Selenium supplementation may boost cholesterol

Taking too much selenium, an essential mineral touted for immune boosting and anti-cancer benefits, could increase cholesterol levels by 10 percent and, as a result, raise the risk of heart disease, a new study suggests.

The findings, published online November 10 in the Journal of Nutrition, a publication of the American Society for Nutrition, warns consumers against taking too much selenium until more research is done to gain a better understanding of the risks and benefits of selenium supplementation.

Study co-author, Dr. Saverio Stranges of the Warwick Medical School in Warwick, England, said the findings of this observational study are “consistent with the findings of earlier clinical work,” which have suggested an association between elevated blood levels of selenium and an increased risk of type 2 diabetes and High cholesterol.

Selenium is a mineral found in grains, nuts, fish and meats. Foods grown and raised in selenium rich environments like the United States have higher natural selenium content than those grown in selenium poor areas, like China.

Not getting enough selenium can contribute to heart disease, an underactive thyroid gland, and a weakened immune system. But, selenium deficiency is rare in healthy populations like the United States where a greater threat may be posed by getting too much.

“If you get more selenium than what you need ... there are no additional benefits and actually there is the potential for adverse effects,” such as an increased risk of diabetes or High cholesterol, Stranges noted in a telephone interview with Reuters Health.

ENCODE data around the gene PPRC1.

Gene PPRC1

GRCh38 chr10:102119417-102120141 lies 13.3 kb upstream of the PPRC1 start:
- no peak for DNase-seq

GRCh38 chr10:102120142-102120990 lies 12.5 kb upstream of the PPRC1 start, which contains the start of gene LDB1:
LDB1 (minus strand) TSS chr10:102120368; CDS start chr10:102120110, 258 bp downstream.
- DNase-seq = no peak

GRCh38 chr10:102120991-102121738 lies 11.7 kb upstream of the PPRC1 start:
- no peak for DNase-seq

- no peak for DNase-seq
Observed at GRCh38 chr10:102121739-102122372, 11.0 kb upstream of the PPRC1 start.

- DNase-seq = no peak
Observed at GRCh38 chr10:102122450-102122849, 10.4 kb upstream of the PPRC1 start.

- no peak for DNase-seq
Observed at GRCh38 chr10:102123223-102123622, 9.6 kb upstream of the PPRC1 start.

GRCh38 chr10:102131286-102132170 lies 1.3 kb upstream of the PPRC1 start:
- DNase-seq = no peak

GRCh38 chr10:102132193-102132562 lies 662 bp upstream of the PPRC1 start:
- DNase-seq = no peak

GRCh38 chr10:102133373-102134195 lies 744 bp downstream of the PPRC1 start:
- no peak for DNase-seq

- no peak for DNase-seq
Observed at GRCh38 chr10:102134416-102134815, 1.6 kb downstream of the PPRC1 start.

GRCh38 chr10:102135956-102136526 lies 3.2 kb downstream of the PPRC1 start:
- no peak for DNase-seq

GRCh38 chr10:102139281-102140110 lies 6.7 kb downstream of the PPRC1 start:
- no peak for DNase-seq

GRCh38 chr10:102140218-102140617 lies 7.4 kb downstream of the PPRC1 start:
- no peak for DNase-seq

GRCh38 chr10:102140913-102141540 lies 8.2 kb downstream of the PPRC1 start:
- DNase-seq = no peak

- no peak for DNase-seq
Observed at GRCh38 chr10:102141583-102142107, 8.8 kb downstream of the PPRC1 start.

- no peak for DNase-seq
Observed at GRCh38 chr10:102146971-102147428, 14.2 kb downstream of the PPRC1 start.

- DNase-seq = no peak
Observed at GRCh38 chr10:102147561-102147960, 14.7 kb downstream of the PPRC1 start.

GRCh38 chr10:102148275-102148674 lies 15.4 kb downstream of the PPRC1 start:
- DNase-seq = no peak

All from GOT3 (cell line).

As in the U.S., dietary supplement use is on the rise in the U.K. Stranges and colleagues wanted to know if the findings of previous selenium studies in the U.S. held true for Britain, where people are exposed to less selenium in their environment.

The research team analyzed the 2000 and 2001 diets and health records of more than a thousand British adults. Participants gave blood and answered questions about smoking, drinking, exercise at work and at play, prescription drug use, supplement use, income, and education. Information about physical characteristics such as weight and height was also gathered.

The researchers stopped short of claiming too much selenium causes a boost in cholesterol but wrote that the association between selenium levels in the blood and total cholesterol “was strong,” and consistent with earlier studies.

Cholesterol levels, the researchers found, rose in tandem with blood selenium concentrations.

The researchers caution that the benefits of antioxidants, like selenium, have been aggressively marketed, despite “a lack of definitive evidence on their efficacy for cancer and other chronic disease prevention.”

“We believe that the widespread use of selenium supplements or of any other strategy that artificially increases selenium status above the level required is unwarranted at the present time,” Stranges said in a prepared statement.

SOURCE: Journal of Nutrition 2009.

Provided by ArmMed Media